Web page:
To the former, the argument was made for the need to keep undrilled fields undrilled. To the latter, Costa Rica’s environment minister Andrea Meza said: “This is about early movers. It is about having courage. This is just the starting point, with few countries – maybe not the big oil producers, but those who have the courage to do something”. Danish climate and energy minister Dan Jørgensen said the initiative is already in dialogue with “many other countries”.
UK Prime Minister Boris Johnson said yesterday, on a speedy visit to Glasgow, that the UK “would see” what Costa Rica and Denmark were proposing with their new Beyond Oil and Gas Alliance – despite the fact that it had been confirmed the UK would not join immediately. He stated in a press conference that the hydrocarbon age is coming to an end. However, he then gave a separate interview stating that hydrocarbons have a long future – so long as we “liberate the hydrogen from the carbon”. This has been widely criticized.
6) Antonio Gutteres, Vanessa Nakate, deliver rousing speeches at high-level event
In the final major event of the non-state actor agenda at COP26 this afternoon, a session called ‘Racing to a Better World’ was held, featuring speakers including Sharma, Topping, Patricia Espinosa, Nicola Sturgeon, Sadiq Khan, Antonio Gutteres and Vanessa Nakate.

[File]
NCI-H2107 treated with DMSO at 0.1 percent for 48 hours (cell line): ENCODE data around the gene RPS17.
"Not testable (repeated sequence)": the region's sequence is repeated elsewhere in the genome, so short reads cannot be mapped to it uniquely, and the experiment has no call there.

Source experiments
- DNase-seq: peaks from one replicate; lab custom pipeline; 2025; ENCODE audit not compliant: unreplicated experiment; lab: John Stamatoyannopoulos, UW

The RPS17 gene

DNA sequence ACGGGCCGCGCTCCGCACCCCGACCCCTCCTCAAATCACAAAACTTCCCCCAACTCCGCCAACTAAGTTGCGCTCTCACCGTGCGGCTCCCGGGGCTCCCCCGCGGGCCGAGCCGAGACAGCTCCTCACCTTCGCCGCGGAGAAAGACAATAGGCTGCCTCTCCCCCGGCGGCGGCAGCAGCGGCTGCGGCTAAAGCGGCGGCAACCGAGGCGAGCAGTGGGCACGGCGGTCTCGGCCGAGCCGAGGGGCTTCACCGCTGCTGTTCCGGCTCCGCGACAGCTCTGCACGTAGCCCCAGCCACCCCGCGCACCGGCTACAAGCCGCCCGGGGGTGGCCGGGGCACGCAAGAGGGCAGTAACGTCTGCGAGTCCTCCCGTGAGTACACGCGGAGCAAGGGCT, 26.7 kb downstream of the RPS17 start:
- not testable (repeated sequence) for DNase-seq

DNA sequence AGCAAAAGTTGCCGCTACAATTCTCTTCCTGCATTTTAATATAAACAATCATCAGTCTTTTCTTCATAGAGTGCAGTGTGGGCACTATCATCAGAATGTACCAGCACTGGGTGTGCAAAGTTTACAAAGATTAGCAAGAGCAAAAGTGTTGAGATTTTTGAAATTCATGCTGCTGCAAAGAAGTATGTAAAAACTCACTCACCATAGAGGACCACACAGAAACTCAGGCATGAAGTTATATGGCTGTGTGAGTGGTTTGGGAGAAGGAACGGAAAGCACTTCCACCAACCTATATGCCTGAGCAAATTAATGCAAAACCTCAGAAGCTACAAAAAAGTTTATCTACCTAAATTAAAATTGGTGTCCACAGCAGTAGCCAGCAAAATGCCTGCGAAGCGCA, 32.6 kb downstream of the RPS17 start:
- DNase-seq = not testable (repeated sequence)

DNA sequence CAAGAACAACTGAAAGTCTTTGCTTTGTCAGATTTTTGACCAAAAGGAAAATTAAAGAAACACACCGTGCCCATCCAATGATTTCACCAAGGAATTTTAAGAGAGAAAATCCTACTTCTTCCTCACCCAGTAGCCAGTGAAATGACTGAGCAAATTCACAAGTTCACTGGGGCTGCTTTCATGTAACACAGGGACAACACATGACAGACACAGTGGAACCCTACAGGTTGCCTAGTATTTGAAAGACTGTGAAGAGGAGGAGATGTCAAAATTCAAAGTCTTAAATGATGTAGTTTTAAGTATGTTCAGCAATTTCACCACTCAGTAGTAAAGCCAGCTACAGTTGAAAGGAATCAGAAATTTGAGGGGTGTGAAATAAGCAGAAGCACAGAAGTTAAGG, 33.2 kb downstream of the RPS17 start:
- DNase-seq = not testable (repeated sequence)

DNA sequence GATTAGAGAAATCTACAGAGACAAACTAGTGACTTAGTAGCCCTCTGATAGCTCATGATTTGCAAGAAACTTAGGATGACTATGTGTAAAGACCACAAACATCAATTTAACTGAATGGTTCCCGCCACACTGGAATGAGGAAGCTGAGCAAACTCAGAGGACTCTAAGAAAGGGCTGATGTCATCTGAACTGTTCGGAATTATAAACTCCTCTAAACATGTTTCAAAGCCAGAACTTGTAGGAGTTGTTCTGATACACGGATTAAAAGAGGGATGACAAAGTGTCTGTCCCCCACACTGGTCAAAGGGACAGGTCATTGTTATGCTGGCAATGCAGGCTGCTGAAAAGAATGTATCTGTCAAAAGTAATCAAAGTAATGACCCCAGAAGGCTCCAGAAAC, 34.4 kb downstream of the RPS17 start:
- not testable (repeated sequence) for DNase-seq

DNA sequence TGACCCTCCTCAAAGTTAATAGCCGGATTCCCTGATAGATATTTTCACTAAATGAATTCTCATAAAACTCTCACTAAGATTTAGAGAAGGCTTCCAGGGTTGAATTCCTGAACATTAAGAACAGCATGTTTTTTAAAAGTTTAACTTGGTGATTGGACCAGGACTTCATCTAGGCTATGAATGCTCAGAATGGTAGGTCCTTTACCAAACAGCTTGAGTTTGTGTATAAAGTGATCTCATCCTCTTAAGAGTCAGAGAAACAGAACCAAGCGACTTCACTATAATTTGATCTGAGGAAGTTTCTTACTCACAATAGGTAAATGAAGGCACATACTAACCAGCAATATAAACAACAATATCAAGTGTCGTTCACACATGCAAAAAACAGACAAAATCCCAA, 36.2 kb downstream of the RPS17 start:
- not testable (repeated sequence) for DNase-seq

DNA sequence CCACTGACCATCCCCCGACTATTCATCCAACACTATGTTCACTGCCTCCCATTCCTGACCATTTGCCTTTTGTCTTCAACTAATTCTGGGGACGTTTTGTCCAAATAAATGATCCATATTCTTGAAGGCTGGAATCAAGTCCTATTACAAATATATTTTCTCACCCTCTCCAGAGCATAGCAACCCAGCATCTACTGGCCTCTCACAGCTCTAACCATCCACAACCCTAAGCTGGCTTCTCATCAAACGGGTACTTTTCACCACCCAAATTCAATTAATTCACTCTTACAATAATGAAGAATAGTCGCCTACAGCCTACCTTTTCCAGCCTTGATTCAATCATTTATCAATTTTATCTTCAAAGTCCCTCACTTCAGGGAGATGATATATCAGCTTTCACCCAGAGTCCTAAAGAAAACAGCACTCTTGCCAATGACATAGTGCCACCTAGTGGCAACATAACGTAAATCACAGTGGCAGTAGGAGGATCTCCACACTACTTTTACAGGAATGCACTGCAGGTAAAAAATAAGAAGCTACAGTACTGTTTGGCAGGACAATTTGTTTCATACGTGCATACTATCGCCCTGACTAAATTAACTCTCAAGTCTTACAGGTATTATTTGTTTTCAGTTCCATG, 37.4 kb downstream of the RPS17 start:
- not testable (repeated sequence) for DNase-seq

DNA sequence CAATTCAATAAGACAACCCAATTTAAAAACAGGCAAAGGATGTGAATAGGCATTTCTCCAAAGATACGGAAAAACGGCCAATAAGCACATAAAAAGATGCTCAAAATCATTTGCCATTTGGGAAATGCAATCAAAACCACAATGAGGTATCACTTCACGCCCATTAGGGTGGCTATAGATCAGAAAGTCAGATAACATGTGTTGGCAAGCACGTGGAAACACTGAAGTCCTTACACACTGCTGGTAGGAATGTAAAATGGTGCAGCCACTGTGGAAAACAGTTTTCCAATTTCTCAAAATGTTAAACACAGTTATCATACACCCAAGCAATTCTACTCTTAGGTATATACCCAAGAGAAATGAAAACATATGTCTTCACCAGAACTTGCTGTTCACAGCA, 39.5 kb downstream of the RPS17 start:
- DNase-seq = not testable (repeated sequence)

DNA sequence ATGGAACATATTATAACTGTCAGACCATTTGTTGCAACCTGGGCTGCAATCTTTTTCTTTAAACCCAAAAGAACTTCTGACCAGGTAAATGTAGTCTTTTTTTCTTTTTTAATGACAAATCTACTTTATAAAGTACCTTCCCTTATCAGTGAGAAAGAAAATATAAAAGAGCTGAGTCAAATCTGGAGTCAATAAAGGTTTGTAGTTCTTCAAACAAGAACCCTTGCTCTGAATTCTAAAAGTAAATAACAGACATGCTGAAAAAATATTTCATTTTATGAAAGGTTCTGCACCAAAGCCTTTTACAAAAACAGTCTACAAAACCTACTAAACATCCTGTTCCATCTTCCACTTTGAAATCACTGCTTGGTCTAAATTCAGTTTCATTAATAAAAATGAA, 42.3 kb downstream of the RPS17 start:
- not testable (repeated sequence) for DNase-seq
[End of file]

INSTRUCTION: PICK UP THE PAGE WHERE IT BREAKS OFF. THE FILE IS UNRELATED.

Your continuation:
The event was held to publish a new five-year plan for enhancing the ambition of the Marrakesh Partnership, which serves to unite national and non-state actors. Many have spoken about how this COP has featured the most involvement of non-state actors to date, and how this is welcome, given that top-level international and national commitments will require action on the ground this decade.
Aside from this five-year plan, the speeches from Gutteres and Nakate were the talk of the afternoon, with both receiving frenzied claps and the latter receiving a standing ovation.
Gutteres said nations with net-zero promises will have them “ringing hollow” if they continue to offer fossil fuel subsidies and fail to set credible interim plans for delivery, with a focus on decarbonisation this decade. He urged attendees to recognize the “glaring injustice for the developing world” in the climate crisis. He also welcomed young activists for holding leaders’ “feet to the fire”.
Nakate did just that with her speech. She said: “There have been 25 COPs before this one. And every year, leaders come to these climate negotiations with an array of new pledges, commitments and promises. And as each COP comes and goes, emissions continue to rise.
“This year will be no different. CO2 emissions are forecast to jump in 2021 by the second-biggest annual rise in history.
So, I hope you can understand why many of the activists who are here in Glasgow – and millions of activists who could not be here – do not see the success that is being applauded within these halls.”
After 25 of these COPs, emissions are still rising.
Today I told leaders at #COP26 that we don’t believe their pledges and promises. But I beg them to prove us wrong.
— Vanessa Nakate (@vanessa_vash) November 11, 2021